Warning 7 warning C4244: '=' : conversion from 'int' to 'char', possible loss of data g:\w00t\Visual Studio 2008\Projects\Temp\Temp3.cpp 212
    Warning 8 warning C4101: 'j' : unreferenced local variable g:\w00t\Visual Studio 2008\Projects\Temp\Temp3.cpp 221
    Warning 9 warning C4706: assignment within conditional expression g:\w00t\visual studio 2008\projects\temp\temp3.cpp 112
    Warning 10 warning C4706: assignment within conditional expression g:\w00t\visual studio 2008\projects\temp\temp3.cpp 76

    I will leave it as an exercise for you to fix those warnings and errors.
    Last edited by Elysia; 10-29-2008 at 06:20 AM.
    Quote Originally Posted by Adak View Post
    io.h certainly IS included in some modern compilers. It is no longer part of the standard for C, but it is nevertheless, included in the very latest Pelles C versions.
    Quote Originally Posted by Salem View Post
    You mean it's included as a crutch to help ancient programmers limp along without them having to relearn too much.

    Outside of your DOS world, your header file is meaningless.

  4. #4
    and the hat of wrongness Salem's Avatar
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    > I will leave it as an exercise for you to fix those warnings and errors.
    You mean YOUR warnings and errors.
    You saved it as a .cpp file, when the OP posted a .c file.

    That gets rid of all the malloc cast stuff right off the bat.

    However, Farrapo needs to include stdlib.h and then remove all the spurious casts of malloc et al.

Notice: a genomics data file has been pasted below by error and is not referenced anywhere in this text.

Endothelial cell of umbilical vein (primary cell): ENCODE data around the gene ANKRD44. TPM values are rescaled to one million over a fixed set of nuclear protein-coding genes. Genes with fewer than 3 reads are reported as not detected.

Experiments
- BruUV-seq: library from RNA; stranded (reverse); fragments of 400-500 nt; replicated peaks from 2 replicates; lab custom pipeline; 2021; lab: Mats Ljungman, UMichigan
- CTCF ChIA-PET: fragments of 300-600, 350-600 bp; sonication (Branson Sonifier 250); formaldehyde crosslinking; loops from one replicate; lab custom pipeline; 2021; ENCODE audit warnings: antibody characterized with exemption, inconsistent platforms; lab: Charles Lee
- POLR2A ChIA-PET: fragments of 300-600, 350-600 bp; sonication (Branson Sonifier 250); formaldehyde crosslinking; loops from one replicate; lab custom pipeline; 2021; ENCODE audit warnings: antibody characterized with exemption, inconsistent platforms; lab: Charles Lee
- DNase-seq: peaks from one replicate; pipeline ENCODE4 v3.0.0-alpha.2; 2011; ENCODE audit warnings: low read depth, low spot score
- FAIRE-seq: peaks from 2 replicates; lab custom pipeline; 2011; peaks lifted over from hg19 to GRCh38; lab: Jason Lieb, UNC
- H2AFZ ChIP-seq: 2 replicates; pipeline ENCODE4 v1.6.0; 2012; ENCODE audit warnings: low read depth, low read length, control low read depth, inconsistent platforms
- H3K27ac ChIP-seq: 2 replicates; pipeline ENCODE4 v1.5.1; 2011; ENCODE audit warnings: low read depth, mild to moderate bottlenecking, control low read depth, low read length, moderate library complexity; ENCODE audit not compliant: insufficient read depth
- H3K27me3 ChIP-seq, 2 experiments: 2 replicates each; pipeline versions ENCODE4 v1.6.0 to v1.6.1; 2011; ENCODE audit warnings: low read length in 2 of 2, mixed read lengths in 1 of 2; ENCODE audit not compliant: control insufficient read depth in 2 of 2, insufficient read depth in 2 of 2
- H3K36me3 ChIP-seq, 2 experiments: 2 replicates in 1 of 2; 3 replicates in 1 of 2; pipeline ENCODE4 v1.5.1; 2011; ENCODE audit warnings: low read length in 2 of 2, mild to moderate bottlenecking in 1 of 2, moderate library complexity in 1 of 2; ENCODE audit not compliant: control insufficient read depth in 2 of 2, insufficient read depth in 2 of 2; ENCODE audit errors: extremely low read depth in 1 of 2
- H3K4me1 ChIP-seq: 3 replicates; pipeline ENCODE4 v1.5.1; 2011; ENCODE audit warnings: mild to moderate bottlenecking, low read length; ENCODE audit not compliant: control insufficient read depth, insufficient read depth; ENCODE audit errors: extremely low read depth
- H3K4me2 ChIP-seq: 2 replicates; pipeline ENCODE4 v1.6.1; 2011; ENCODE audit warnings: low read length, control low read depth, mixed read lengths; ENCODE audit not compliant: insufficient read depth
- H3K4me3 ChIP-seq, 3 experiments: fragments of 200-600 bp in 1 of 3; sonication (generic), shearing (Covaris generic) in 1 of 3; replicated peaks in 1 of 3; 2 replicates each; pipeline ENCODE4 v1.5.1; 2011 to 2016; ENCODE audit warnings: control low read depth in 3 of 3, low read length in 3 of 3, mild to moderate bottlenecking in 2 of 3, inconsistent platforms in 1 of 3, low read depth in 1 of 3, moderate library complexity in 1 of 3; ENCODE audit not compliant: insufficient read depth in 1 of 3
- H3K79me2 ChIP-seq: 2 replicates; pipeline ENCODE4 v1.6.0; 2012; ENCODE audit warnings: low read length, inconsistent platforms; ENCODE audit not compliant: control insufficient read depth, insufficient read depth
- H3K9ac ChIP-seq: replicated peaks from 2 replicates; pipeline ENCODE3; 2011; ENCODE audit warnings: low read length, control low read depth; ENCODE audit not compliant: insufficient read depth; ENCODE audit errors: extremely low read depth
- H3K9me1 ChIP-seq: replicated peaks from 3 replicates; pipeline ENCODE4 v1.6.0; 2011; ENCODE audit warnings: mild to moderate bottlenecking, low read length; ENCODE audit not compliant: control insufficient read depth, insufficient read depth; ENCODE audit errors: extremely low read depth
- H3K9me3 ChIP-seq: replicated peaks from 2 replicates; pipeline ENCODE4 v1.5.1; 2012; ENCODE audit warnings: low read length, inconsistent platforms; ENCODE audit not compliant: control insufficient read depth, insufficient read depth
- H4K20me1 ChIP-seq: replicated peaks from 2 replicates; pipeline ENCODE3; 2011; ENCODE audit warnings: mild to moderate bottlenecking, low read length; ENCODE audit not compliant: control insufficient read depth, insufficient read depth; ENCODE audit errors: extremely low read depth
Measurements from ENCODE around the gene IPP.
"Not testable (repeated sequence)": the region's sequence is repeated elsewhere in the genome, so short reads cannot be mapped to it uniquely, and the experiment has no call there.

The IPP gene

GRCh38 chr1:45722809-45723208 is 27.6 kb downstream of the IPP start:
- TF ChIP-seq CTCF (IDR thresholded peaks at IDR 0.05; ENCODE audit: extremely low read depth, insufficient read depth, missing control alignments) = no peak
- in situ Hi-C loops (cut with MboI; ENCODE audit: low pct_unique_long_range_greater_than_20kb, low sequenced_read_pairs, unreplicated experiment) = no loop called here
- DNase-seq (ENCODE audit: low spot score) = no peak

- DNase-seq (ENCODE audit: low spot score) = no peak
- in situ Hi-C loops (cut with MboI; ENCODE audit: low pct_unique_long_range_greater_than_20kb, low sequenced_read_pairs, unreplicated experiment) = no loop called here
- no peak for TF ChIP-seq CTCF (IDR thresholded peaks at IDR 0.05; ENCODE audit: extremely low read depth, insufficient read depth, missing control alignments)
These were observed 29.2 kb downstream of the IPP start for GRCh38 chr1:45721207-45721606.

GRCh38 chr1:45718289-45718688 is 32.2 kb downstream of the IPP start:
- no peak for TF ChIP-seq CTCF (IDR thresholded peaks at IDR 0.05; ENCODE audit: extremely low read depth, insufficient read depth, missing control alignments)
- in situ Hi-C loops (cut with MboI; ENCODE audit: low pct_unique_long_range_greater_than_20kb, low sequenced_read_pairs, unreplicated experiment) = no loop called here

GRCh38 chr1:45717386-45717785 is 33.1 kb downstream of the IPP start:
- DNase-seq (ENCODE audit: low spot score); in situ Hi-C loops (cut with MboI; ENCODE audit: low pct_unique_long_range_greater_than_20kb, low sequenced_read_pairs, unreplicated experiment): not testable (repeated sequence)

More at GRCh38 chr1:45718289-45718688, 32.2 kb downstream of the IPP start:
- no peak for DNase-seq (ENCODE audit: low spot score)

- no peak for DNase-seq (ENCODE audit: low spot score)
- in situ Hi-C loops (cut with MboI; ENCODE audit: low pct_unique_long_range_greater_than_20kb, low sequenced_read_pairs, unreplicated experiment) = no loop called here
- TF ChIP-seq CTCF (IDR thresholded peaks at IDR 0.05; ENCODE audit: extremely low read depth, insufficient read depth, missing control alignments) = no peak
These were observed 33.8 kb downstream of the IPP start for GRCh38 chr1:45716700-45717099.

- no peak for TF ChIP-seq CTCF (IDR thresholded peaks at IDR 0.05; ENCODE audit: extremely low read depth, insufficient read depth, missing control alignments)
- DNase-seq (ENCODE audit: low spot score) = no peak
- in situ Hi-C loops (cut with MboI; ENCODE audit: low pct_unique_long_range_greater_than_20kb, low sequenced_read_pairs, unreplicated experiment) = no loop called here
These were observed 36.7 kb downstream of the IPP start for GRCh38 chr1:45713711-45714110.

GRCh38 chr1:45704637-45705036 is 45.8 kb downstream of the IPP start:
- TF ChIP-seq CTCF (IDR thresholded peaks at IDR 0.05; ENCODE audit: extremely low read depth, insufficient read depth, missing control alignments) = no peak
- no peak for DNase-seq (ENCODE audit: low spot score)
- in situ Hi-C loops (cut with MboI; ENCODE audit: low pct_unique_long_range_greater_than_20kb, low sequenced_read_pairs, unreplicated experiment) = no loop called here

> str=(char*)realloc(str,strlen(str)+2);
    1. str starts off as 1 UNINITIALISED char, so who knows what strlen is going to return.
    2. If realloc fails, you leak memory.
    Always do
    temp = realloc( str,strlen(str)+2) ); if ( temp != NULL ) str = temp;
    // else do some tidying up

    > sprintf(str,"%s%c",str,ch);
    There are FAR better ways of appending a char to a string.
    And they don't invoke undefined behaviour.

    In general, consider a few more utility functions to replace some of the code you keep repeating.
    If you dance barefoot on the broken glass of undefined behaviour, you've got to expect the occasional cut.
    If at first you don't succeed, try writing your phone number on the exam paper.
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    I see you pointed out a lot of rookie mistakes (I'm no experienced programmer). I did add strlib.h and removed the casts, quit using strcpy() and I'm no longer using fprintf to append the char to the string. Now I'm testing malloc and realloc. But the errors are exactly the same! Are you sure these stuff are the cause? Did you guys make it work? I don't usually ask for help but I am REALLY out of time and already spent many hours in this...